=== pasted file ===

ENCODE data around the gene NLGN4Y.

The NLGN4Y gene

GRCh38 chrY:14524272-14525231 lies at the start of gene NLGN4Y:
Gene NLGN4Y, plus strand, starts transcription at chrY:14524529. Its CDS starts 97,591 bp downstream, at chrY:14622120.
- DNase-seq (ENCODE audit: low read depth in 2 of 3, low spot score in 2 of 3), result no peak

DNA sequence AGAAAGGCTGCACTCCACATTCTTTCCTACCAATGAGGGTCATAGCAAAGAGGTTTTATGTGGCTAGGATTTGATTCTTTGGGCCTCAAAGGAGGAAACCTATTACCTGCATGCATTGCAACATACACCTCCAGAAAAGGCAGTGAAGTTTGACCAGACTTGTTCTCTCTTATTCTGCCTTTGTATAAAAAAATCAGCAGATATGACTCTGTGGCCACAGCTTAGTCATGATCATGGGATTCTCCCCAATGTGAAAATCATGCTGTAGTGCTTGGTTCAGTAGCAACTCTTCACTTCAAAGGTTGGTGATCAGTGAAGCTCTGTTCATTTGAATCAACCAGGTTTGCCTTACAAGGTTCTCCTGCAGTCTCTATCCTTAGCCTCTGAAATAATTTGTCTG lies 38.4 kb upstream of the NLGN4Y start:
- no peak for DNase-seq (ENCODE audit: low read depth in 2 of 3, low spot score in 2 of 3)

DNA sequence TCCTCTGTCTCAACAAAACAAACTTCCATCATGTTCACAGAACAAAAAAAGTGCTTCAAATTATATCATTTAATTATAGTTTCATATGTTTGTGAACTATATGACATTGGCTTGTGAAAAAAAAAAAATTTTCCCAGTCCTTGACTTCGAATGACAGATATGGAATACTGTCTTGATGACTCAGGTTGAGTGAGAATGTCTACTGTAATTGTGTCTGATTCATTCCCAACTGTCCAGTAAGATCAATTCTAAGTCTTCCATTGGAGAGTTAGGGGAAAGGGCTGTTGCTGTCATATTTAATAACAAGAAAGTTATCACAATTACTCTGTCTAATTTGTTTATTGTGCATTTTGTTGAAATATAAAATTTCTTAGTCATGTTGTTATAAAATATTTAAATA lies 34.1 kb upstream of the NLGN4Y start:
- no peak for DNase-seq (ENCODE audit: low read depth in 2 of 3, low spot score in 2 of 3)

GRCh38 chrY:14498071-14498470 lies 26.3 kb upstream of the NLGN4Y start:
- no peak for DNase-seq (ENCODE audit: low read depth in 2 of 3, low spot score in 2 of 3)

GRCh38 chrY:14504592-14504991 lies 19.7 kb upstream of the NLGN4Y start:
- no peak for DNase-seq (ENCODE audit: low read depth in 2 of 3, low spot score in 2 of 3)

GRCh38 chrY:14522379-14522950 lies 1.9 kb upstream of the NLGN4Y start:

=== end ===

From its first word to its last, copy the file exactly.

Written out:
ENCODE data around the gene NLGN4Y.

The NLGN4Y gene

GRCh38 chrY:14524272-14525231 lies at the start of gene NLGN4Y:
Gene NLGN4Y, plus strand, starts transcription at chrY:14524529. Its CDS starts 97,591 bp downstream, at chrY:14622120.
- DNase-seq (ENCODE audit: low read depth in 2 of 3, low spot score in 2 of 3), result no peak

DNA sequence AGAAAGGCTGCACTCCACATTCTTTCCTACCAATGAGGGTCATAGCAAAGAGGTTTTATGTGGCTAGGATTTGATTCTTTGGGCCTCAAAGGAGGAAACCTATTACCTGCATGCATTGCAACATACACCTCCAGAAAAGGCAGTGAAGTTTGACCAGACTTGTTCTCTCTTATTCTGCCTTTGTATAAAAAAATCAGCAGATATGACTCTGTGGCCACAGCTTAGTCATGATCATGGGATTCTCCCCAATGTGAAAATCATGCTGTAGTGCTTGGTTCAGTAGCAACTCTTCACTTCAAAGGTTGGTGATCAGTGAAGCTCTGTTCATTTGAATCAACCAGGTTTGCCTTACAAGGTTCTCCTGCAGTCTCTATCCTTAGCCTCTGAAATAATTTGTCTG lies 38.4 kb upstream of the NLGN4Y start:
- no peak for DNase-seq (ENCODE audit: low read depth in 2 of 3, low spot score in 2 of 3)

DNA sequence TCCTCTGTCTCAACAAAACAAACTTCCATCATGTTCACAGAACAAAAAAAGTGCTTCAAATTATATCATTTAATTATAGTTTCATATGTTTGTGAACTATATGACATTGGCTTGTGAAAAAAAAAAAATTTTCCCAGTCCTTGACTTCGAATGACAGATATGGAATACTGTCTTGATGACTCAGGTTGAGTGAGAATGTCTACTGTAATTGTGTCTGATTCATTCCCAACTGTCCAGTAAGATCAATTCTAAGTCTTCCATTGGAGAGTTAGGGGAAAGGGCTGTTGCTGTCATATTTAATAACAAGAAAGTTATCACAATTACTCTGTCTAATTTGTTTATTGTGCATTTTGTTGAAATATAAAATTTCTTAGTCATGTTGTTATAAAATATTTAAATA lies 34.1 kb upstream of the NLGN4Y start:
- no peak for DNase-seq (ENCODE audit: low read depth in 2 of 3, low spot score in 2 of 3)

GRCh38 chrY:14498071-14498470 lies 26.3 kb upstream of the NLGN4Y start:
- no peak for DNase-seq (ENCODE audit: low read depth in 2 of 3, low spot score in 2 of 3)

GRCh38 chrY:14504592-14504991 lies 19.7 kb upstream of the NLGN4Y start:
- no peak for DNase-seq (ENCODE audit: low read depth in 2 of 3, low spot score in 2 of 3)

GRCh38 chrY:14522379-14522950 lies 1.9 kb upstream of the NLGN4Y start: